By Jeanne Fekade-Sellassie and Jennifer Angarita, Funders for Housing and Opportunity
The following us an excerpt from the article "Housing Justice and Systems Change Through a Funder Collaborative," and is a part of FHO's Collaboration for Housing Justice series originally published by the Stanford Social Innovation Review. In the series, we share ideas, observations, and lessons from our housing justice efforts, including how and why the work will only move forward if it is systemic, anti-racist, and bridges sectors.
In 2015, nine major philanthropies recognized a significant gap in the field: Few national funders were working to address the upstream causes of homelessness and the ramifications of unstable housing on Black and Brown communities. These funders had the bold idea to form a new pooled fund, Funders for Housing and Opportunity (FHO), dedicated to addressing the cross-sector, systemic causes of housing injustice.
Many of FHO’s founders were part of the growing movement toward funder collaboratives as a way to have more efficiency, impact, and engagement with peers and practitioners. A 2021 Bridgespan Group survey of 100 funder collaboratives found that nearly three-fourths had been formed since 2010, and nearly half since 2015. The amount of money given through philanthropic collaboration has also increased: It now tops $2 billion annually. A growing body of research has been examining the key ingredients of funder collaboratives, how they are used, how they add value—and what happens when they don’t.
Although FHO is still a work in progress, operating as a collaborative positions us to tackle two kinds of problems effectively: those that require an intentional focus on dismantling systemic racism (and really, what problem doesn’t fall into that category?) and issues that require us to work across sectors and systems. Housing justice is our mission and a prime example of the kind of work that hits fully on those two characteristics. We share some early lessons and thoughts here about the future of funder collaboratives—offered from a place of humility, given our collaborative’s newness—to help the field learn in real time from this evolving and promising form of philanthropy.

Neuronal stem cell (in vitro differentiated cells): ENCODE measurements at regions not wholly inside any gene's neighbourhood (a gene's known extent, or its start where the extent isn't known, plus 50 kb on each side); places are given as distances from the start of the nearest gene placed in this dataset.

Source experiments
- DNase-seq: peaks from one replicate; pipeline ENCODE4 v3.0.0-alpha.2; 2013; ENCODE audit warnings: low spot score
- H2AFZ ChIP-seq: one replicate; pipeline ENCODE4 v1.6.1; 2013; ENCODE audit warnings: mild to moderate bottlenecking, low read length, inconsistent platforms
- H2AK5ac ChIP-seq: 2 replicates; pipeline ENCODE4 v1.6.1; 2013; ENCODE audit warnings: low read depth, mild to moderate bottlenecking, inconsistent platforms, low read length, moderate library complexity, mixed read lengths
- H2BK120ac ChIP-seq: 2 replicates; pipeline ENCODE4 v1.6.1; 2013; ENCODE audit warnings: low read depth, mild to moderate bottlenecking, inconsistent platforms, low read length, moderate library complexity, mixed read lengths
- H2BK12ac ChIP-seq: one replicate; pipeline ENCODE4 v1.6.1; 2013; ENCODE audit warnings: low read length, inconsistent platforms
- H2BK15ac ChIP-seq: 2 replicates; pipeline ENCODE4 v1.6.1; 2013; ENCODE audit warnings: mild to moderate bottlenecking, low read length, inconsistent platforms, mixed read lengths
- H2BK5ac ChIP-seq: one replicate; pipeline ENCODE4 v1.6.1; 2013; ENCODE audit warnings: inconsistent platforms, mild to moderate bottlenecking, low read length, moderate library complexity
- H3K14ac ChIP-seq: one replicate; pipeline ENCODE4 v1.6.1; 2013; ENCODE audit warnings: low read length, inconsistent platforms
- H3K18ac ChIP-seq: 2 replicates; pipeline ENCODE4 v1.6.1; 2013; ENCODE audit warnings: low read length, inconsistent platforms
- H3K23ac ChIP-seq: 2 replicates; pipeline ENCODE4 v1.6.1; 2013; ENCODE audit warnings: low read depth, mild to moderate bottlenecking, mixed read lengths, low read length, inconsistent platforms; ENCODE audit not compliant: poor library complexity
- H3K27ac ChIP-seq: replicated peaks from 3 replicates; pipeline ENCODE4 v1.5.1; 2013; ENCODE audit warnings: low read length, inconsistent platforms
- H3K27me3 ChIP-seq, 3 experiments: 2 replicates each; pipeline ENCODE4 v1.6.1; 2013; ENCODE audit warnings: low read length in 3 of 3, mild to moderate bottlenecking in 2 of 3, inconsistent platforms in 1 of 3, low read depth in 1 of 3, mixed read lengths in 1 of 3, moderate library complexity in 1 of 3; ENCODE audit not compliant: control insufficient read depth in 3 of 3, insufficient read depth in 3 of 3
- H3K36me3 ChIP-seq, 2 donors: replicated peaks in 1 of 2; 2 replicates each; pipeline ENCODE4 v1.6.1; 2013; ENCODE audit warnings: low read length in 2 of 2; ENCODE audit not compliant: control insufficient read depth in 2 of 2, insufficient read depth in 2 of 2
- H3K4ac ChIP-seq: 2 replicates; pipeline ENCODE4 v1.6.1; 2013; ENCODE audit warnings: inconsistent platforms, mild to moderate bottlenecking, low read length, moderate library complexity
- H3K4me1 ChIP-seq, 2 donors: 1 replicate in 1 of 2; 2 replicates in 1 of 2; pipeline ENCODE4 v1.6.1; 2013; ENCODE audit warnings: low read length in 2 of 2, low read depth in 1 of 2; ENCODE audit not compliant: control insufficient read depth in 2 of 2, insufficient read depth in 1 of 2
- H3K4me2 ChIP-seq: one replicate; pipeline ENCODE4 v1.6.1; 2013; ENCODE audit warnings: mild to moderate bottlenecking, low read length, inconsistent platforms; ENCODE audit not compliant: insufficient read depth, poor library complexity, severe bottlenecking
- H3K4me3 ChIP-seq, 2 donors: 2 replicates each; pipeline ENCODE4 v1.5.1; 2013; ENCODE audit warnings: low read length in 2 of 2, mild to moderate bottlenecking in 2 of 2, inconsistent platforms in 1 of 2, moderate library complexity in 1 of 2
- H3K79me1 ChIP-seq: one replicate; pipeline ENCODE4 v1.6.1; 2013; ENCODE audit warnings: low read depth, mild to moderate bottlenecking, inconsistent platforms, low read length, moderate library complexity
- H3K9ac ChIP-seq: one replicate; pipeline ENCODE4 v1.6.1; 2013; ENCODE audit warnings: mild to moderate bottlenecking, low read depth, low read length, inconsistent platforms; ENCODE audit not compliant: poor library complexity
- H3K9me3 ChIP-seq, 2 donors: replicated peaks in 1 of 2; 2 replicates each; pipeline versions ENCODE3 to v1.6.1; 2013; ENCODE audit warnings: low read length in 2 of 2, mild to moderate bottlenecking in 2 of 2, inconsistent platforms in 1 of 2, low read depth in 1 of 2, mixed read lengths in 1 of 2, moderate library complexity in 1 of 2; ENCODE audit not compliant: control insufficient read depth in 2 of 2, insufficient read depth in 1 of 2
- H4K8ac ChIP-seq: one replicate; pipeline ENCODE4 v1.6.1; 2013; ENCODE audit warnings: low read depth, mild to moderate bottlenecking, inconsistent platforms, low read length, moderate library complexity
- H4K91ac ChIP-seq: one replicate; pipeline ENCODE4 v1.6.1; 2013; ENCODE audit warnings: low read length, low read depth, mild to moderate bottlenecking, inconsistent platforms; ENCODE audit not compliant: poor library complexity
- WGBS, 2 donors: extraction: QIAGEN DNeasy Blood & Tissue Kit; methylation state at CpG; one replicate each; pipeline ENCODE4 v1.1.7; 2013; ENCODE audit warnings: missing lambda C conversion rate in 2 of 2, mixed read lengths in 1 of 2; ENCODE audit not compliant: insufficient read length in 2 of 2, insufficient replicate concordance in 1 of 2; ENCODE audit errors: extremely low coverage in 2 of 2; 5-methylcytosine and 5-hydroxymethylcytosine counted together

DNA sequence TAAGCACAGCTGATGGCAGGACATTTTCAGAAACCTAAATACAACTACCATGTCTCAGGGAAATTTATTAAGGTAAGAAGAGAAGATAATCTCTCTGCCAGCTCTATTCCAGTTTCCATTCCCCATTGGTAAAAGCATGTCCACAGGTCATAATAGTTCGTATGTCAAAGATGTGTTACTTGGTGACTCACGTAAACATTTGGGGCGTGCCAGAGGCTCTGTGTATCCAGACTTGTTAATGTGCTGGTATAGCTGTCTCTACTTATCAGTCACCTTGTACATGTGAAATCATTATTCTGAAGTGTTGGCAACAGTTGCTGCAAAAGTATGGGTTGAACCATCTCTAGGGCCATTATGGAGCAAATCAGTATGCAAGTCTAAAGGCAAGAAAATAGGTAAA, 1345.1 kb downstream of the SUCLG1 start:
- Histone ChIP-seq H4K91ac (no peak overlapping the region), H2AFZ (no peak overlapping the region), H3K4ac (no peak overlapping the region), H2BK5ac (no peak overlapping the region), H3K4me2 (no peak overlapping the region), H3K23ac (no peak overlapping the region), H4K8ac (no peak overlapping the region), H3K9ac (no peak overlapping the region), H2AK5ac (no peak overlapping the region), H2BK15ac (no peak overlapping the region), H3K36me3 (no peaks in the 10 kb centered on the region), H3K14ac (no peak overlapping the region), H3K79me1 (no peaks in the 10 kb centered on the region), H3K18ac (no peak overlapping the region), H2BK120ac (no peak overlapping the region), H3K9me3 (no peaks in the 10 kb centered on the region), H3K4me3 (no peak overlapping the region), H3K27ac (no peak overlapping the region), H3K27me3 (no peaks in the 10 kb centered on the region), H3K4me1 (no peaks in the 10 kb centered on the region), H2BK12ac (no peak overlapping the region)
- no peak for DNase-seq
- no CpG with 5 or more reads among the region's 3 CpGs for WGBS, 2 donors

What We've Learned
Funder collaboratives should be a “leading edge” of knowledge and practice for members.
Racial equity and trust-based approaches are powerful—and necessary—drivers of philanthropy seeking housing justice.
Systemic injustices are interconnected, so the solutions must be, too.
A sense of community can produce the trusting relationships and learning that funders need to take risks and make changes.
A funder collaborative’s power to influence change lies in the ability to speak with a unified voice and leverage collective capacities.
Over the next five years, we hope to go deeper and farther in some of the directions we’re already headed. We expect to adopt more practices of regenerative grantmaking so that FHO becomes more field-led and so funders cede more power to people with lived experience in homelessness or housing insecurity, especially people of color, both through our collaborative and through members’ own foundations. From re-orienting our operational processes to better support grantee partners in achieving their vision of impact to revising our reporting requirements to reduce the burden on grantees, we hope to continue learning with FHO members and making strides to shift our practices away from extraction and toward regeneration.
We see room for growth in how philanthropy assesses risk in grantmaking. The old formulas continue to privilege applicants with long balance sheets, which typically are white-led while reinforcing the institutionalized racism that prevented BIPOC-led organizations from accessing capital and building wealth in the first place. It’s time to throw out those definitions—and to stop using “risk” as a coded way to talk about race.
We would love to see shifts in how Americans think about housing so that as a country we are more compassionate and recognize our interdependence. And we may lean more on using arts and culture as vehicles for narrative change so that messages about housing justice are embedded everywhere—in the music and stories we hear, the movies and theater we watch, the video games we play, and the poems and books we read.
We know that systems change doesn’t happen quickly or easily. It took centuries to embed racism in housing. It will take decades to change deeply ingrained narratives, and nearly as long to demonstrate the efficacy of solutions well enough to shift policies. But we also know that when funders learn and act together, when we combine not only our resources but our knowledge, experiences, and connections alongside a commitment to address power inequities in the philanthropic sector, our collective solutions have the potential and power to shift the field toward transformative solutions.